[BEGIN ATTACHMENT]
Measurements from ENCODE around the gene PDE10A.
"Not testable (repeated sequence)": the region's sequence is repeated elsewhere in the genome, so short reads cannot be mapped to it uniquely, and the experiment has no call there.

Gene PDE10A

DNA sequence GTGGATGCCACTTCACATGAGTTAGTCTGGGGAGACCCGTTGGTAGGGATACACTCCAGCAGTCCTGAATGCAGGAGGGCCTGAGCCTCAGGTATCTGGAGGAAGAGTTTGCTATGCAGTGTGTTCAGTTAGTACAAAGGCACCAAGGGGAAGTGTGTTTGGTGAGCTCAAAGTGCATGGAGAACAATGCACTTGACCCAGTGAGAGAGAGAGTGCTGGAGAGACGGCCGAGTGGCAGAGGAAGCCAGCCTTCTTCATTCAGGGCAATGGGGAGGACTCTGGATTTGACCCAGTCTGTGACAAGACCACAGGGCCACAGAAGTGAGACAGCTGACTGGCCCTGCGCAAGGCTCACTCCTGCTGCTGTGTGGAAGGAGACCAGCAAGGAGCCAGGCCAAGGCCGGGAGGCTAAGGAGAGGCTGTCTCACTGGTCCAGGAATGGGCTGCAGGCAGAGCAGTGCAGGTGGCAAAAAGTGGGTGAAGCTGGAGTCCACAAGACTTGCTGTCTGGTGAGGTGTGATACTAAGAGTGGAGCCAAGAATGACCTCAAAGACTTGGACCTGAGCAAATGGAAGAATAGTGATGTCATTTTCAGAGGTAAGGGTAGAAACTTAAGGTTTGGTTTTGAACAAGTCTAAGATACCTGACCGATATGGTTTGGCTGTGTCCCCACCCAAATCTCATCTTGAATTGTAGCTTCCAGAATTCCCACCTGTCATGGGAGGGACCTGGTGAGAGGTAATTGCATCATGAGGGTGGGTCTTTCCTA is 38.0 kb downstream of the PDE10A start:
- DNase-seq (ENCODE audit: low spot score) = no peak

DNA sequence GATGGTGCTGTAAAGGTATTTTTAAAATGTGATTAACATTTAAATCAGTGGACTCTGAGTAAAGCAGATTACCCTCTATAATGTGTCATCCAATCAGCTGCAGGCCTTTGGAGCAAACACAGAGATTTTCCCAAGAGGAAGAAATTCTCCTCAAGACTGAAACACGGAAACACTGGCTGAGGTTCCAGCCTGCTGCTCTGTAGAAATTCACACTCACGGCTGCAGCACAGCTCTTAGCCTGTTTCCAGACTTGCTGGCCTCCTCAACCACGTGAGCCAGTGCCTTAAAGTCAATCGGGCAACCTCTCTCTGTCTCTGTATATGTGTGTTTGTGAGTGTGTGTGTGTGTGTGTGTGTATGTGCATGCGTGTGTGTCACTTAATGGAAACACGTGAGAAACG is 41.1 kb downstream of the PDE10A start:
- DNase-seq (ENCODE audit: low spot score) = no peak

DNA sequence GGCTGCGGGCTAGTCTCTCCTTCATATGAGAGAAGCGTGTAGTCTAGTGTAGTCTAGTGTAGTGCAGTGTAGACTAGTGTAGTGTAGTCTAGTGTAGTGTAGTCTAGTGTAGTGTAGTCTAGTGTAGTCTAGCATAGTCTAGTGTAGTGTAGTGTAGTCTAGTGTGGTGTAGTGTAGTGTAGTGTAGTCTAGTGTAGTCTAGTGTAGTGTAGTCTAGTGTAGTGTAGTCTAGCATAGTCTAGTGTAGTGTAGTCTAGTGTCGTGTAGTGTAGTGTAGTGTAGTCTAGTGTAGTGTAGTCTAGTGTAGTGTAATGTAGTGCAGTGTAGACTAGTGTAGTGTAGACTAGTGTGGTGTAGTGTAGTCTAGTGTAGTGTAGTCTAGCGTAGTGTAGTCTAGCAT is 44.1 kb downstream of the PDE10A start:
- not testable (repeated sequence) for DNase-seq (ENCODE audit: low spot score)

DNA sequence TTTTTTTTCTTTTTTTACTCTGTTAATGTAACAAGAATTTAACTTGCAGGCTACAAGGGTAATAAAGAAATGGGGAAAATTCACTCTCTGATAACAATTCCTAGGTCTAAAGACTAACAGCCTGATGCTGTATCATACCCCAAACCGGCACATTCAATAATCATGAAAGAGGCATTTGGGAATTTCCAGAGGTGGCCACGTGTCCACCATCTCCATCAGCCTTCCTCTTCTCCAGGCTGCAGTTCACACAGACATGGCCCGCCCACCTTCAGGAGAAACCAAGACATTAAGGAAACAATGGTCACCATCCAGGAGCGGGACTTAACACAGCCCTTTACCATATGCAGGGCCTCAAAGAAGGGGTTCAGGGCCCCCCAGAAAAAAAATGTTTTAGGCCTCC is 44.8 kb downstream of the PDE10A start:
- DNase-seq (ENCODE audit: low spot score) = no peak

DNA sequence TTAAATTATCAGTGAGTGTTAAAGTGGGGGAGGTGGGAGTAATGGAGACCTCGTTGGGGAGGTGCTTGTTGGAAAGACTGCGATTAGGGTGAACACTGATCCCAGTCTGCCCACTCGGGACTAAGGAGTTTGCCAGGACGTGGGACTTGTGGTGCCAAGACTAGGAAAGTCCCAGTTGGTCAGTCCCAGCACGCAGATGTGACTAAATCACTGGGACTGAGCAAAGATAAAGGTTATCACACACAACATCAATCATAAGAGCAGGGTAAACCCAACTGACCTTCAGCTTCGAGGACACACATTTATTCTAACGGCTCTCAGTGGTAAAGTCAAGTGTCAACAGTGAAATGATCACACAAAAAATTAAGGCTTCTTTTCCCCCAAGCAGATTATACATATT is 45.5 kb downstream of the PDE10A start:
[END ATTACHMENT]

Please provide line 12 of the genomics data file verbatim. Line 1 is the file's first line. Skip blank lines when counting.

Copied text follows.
DNA sequence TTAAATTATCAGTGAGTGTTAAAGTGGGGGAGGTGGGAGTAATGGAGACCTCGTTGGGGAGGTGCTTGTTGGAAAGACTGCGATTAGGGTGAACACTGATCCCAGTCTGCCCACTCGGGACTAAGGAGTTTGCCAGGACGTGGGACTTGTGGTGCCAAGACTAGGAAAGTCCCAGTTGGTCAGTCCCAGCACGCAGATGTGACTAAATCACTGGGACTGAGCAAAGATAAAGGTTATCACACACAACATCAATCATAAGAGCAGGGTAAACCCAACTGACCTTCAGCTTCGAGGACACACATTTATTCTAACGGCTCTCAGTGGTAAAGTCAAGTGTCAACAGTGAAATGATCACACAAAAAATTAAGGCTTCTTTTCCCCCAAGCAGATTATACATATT is 45.5 kb downstream of the PDE10A start: